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Amherst Grad Wins Nobel Prize in Economics

Edmund Phelps, Amherst ’55, just won the Nobel Prize in Economics.

Given the quality of Williams’ Economics department, I started wondering if a Williams graduate had won the same prize, and found that Robert Engle ’64 did, back in 2003. However, my Economics department theory was wrong — he was a Physics major. In the press release issued by NYU, it notes that his idea of a grand time as a teenager was to bike over to the Swarthmore College Library during the summer and read physics books.

Any other Williams College-educated Nobel Prize winners that people know of? Wikipedia doesn’t list any, although it does list Robert Engle as a winner.

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#1 Comment By Anonymous On October 10, 2006 @ 11:25 am

I don’t think that there were any. We would have known.

#2 Comment By Anonymous On October 10, 2006 @ 11:27 am

BTW, Joe Stiglitz is another econ Nobel who went to Amherst. But, given the number of Williams students going to PhD in econ in the recent years, in next 40 years we should have at least one more Nobel in the field. However, if the hypothetical Nobel does appear (s)he is most likely to have had studied either math or physics at Williams instead of Econ.

#3 Comment By hwc On October 10, 2006 @ 11:59 am

It’s been a good week of Nobel Prize winners for liberal arts college grads. In addition to an Amherst grad winning for the fourth time, the fifth Swarthmore grad, John Mather ’68, won a Nobel prize for his work on the big bang theory.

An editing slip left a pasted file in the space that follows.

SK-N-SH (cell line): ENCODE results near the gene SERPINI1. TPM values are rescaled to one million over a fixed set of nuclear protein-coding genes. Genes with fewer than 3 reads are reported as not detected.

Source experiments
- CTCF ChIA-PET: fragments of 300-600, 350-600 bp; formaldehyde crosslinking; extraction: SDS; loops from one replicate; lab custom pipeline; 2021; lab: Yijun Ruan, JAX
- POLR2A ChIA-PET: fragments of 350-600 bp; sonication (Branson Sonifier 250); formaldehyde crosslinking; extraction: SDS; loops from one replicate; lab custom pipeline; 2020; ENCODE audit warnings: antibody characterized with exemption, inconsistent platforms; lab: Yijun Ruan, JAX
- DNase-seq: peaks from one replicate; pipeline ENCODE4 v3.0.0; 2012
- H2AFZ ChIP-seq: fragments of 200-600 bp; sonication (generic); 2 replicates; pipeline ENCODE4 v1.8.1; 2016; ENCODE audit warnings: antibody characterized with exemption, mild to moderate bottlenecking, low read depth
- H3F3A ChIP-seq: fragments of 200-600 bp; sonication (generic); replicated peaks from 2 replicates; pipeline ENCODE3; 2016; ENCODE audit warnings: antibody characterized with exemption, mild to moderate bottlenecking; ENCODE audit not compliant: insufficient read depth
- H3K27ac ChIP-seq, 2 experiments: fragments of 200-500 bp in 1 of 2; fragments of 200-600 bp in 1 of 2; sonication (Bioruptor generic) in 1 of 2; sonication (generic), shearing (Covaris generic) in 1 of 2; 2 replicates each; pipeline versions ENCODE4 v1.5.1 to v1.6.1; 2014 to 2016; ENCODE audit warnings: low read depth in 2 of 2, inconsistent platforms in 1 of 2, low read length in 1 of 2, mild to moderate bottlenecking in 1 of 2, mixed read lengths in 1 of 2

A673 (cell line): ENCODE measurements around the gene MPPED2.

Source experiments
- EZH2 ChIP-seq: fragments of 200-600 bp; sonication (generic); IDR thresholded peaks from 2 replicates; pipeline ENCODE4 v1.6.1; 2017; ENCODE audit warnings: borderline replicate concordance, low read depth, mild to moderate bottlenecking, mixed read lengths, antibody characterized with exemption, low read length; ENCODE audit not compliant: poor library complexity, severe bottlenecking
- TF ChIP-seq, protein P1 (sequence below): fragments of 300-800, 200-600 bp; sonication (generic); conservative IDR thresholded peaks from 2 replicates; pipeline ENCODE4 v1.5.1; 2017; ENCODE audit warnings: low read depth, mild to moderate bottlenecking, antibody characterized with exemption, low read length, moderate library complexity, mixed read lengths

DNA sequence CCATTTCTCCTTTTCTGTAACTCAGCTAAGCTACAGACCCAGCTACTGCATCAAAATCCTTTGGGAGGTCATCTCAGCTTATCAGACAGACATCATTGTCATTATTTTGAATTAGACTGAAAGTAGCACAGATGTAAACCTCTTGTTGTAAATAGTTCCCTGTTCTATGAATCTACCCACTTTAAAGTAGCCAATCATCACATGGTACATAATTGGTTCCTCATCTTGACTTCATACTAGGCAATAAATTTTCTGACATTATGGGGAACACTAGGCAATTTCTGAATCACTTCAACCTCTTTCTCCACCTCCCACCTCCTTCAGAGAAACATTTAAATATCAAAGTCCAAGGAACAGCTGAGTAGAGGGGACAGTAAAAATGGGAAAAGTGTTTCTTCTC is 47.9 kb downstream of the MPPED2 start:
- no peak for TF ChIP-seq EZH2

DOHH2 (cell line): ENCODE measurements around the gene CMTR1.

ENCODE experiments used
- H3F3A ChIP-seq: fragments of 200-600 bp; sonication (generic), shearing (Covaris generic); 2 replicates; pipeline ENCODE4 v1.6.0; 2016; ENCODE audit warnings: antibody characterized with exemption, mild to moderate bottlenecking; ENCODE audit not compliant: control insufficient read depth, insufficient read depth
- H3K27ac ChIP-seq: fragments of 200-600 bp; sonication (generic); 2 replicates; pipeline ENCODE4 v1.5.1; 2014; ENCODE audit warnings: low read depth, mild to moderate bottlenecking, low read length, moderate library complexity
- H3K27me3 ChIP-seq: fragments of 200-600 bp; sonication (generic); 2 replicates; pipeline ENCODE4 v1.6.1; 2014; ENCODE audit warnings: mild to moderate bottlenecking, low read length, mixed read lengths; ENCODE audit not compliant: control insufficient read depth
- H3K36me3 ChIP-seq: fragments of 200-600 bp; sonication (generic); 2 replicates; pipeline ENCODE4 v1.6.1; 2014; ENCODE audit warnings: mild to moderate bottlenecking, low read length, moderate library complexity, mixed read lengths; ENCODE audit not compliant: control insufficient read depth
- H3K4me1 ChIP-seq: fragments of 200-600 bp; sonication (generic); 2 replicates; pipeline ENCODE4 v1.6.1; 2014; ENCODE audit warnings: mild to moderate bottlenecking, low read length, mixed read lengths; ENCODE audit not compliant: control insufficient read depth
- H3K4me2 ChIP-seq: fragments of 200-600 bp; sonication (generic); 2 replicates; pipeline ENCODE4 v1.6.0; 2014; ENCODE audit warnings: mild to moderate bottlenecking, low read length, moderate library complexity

This is Amherst’s second Nobel winner in the last five years, joining Robert Stiglitz, who won the Economics prize in 2001.

This is Swarthmore’s second in three years with the Edward C. Prescott, math major ’62 winning the 2004 Economics prize.

#4 Comment By hwc On October 10, 2006 @ 12:08 pm

Williams is tied for second (with Grinnell and Carleton) with the highest percentage of total graduates going on to get PhDs in Economics over the most recent 10 year period:

Number of PhDs per 1000 grads

Academic field: Economics

PhDs and Doctoral Degrees:
ten years (1994 to 2003) from NSF database

Number of Undergraduates:
ten years (1989 to 1998) from IPEDS database

Note: Does not include colleges with less than 1000 graduates over the ten year period

1 Swarthmore College 16
2 Grinnell College 7
3 Williams College 7
4 Carleton College 7
5 Harvard University 6
6 Agnes Scott College 6
7 Massachusetts Institute of Technology 5
8 University of Chicago 5
9 Yale University 5
10 California Institute of Technology 5
11 Princeton University 5
12 Macalester College 5
13 Stanford University 4
14 Pomona College 4
15 Oberlin College 4
16 Wellesley College 4
17 Trinity University 4
18 Bowdoin College 3
19 Earlham College 3
20 Berea College 3
21 Amherst College 3
22 Wabash College 3
23 Bard College 3
24 Rocky Mountain College 3
25 Coe College 3
26 Wesleyan University 3
27 College of William and Mary 3
28 Colby College 3
29 Columbia University in the City of New York 3
30 Hillsdale College 3
31 Franklin and Marshall College 3

#5 Comment By Anonymous On October 10, 2006 @ 4:11 pm

What on earth is the deal with Swarthmore and econ? They have more than double than the next one on the list?

#6 Comment By Richard Dunn On October 10, 2006 @ 4:28 pm

My first year, we had ’98, ’00, ’01, and ’02 all in residence at Wisconsin, in addition to Prof. Bob Staiger who graduated in the 70’s.

#7 Comment By hwc On October 10, 2006 @ 5:31 pm

What on earth is the deal with Swarthmore and econ? They have more than double than the next one on the list?